Evans Employment Law Limited has been operating for two months now and I am launching a monthly newsletter. My aim is to identify, in short, clear terms, the employment law developments which have the greatest practical impact on how employers manage their staff.
In my view the first news item below is the most significant in this edition. Employers may be about to lose the ability to force staff to retire at 65 or any other particular age. This may impact the profile of your workforce and your resourcing model. It will certainly affect the policies and procedures you have in place for dealing with the termination of employment of older workers and could make robust (and non-discriminatory) performance management much more important. Incentive plans which have special rules for retirement leavers will be impacted. And if you currently have employees approaching retirement age who you want to retire forcibly, you need to move quickly. All employers should ensure they are up to speed with these developments - you should start looking now at the implications for your business.
I hope you find this and future newsletters helpful. I would welcome any feedback you may have to help me make it as useful a publication for you as possible.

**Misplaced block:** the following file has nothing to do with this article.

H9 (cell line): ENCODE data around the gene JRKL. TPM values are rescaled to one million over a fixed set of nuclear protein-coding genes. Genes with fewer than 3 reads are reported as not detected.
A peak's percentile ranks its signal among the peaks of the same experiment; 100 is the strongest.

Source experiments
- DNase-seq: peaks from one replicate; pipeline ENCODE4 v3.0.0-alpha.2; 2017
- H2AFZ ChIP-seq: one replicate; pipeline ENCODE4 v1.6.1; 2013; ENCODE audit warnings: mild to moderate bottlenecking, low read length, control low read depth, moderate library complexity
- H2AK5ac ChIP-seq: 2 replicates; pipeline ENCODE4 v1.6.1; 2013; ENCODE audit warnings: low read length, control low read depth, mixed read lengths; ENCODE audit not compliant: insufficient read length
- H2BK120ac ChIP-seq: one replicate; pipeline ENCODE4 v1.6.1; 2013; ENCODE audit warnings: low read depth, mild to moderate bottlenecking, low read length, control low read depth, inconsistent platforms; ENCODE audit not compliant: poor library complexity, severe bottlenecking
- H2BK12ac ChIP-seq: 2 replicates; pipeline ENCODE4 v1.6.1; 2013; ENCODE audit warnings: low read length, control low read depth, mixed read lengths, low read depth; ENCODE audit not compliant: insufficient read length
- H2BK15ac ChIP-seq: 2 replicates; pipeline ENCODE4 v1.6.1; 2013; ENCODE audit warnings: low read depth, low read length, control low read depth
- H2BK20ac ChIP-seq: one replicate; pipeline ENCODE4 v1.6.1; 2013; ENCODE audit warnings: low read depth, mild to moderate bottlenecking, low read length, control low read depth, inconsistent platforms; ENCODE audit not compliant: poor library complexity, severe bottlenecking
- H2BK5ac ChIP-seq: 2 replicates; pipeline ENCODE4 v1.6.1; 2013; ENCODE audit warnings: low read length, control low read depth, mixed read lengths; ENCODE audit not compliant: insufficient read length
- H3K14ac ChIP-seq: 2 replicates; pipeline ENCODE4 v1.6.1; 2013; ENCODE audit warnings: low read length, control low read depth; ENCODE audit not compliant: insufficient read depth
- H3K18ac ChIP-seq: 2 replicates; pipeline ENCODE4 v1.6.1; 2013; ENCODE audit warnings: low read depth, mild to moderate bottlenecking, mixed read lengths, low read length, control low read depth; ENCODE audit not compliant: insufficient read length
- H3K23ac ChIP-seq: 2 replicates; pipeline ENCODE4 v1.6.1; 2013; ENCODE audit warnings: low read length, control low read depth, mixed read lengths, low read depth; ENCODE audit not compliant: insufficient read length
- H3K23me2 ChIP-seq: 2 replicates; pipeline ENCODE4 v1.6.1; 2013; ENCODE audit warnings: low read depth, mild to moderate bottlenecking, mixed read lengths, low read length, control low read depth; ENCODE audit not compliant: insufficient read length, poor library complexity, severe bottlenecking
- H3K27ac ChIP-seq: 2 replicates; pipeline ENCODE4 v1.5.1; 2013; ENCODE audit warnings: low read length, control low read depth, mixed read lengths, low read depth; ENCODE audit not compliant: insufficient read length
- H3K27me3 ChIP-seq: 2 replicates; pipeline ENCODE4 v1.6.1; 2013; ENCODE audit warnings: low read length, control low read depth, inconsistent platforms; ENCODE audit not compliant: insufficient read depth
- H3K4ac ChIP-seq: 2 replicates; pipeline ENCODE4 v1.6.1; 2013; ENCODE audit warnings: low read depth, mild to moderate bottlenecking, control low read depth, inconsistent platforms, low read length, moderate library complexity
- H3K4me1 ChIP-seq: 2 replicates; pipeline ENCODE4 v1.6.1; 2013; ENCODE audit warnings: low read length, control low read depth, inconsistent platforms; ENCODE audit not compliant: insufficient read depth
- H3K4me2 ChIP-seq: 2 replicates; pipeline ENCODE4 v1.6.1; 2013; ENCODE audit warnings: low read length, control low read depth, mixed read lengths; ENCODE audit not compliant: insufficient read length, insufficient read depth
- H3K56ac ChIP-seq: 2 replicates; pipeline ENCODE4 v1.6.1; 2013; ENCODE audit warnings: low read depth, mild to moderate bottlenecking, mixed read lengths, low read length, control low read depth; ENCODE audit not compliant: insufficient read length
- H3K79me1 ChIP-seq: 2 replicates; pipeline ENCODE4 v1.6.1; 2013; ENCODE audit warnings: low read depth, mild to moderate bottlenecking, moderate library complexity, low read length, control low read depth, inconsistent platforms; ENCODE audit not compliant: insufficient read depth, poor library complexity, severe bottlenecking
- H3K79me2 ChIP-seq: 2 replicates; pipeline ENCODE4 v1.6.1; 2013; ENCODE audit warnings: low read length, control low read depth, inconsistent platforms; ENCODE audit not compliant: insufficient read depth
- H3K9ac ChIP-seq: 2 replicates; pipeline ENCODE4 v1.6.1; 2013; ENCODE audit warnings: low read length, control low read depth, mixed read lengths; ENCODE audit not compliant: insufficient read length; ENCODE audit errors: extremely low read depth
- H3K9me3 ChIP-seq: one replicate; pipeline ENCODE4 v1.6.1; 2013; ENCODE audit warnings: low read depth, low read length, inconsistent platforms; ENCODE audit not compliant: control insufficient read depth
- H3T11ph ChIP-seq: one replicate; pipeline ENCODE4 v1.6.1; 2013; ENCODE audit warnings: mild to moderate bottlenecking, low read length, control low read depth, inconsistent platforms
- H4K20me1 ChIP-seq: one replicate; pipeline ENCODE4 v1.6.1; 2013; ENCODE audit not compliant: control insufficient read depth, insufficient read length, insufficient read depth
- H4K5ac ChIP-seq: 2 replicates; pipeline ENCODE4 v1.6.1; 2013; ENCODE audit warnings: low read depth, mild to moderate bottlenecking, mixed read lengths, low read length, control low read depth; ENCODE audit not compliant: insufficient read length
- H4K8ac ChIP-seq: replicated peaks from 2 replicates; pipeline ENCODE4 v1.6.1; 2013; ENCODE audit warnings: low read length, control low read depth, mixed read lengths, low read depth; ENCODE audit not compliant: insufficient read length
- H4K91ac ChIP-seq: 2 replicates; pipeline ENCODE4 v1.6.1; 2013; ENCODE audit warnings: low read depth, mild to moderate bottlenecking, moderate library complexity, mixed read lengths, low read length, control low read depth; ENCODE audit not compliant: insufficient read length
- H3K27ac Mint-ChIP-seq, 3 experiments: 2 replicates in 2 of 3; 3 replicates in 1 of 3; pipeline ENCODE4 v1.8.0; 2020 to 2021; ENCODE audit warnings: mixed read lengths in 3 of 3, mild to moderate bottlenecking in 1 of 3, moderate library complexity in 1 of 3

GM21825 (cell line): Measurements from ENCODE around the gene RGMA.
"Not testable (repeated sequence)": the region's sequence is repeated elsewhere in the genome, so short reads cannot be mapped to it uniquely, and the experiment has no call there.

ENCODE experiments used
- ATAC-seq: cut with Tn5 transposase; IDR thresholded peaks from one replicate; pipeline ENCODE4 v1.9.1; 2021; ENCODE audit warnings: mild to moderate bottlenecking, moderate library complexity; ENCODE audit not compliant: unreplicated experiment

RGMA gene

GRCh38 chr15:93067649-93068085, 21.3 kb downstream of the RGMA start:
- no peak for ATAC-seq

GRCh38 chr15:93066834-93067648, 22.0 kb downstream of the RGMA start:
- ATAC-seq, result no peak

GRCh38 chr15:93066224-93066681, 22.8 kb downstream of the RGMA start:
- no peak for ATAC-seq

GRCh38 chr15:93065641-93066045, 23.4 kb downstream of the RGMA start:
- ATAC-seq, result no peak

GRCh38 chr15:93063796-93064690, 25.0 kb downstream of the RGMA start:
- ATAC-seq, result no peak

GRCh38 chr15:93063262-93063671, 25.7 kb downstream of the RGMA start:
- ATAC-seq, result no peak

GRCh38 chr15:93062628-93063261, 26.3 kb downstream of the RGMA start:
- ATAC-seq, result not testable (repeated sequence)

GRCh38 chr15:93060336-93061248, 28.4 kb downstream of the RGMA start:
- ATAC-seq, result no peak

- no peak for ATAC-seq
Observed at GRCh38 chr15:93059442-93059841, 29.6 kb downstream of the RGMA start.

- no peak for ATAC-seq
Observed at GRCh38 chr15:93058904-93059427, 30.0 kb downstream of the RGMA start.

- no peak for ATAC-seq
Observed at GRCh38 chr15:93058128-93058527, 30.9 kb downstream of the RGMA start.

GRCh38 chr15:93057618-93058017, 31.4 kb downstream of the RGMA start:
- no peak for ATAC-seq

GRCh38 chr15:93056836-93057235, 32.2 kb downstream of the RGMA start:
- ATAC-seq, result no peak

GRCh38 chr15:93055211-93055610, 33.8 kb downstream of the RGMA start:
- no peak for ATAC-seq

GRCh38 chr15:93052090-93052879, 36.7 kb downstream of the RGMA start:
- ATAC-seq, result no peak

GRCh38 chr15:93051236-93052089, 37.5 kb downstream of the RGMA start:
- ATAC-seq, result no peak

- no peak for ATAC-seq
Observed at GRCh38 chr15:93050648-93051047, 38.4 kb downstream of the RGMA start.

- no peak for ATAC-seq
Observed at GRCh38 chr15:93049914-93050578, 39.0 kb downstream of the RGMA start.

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In January the Government confirmed its plan to remove the default retirement age; that is the age at which it is generally lawful for an employer to require an employee to cease employment by reason of retirement. It has followed that up with draft regulations showing the changes to be made to the Equality Act and other employment legislation to bring this important policy into effect.
One slight surprise is that employers are being allowed to force the retirement of any employee who reaches 65 before 30 September 2011. This still requires the employer to give notice of intended retirement before 6 April 2011, so there is not much time to take action.
There is some concern, though, that the way the regulations are drafted means that this flexibility does not cover anyone who is already 65 by 6 April 2011. The regulations could mean that for employees in this category it is already too late to act, and even notices already issued will serve no purpose (unless they expire before 6 April).
One of the main worries for employers concerning the changes was whether it meant they would have to offer over 65s would life assurance, private medical insurance and the like, and the impact on premiums (if indeed cover could be obtained at all). This has been addressed: it will be lawful not to offer such benefits from when an employee reaches 65 (or state pension age if later).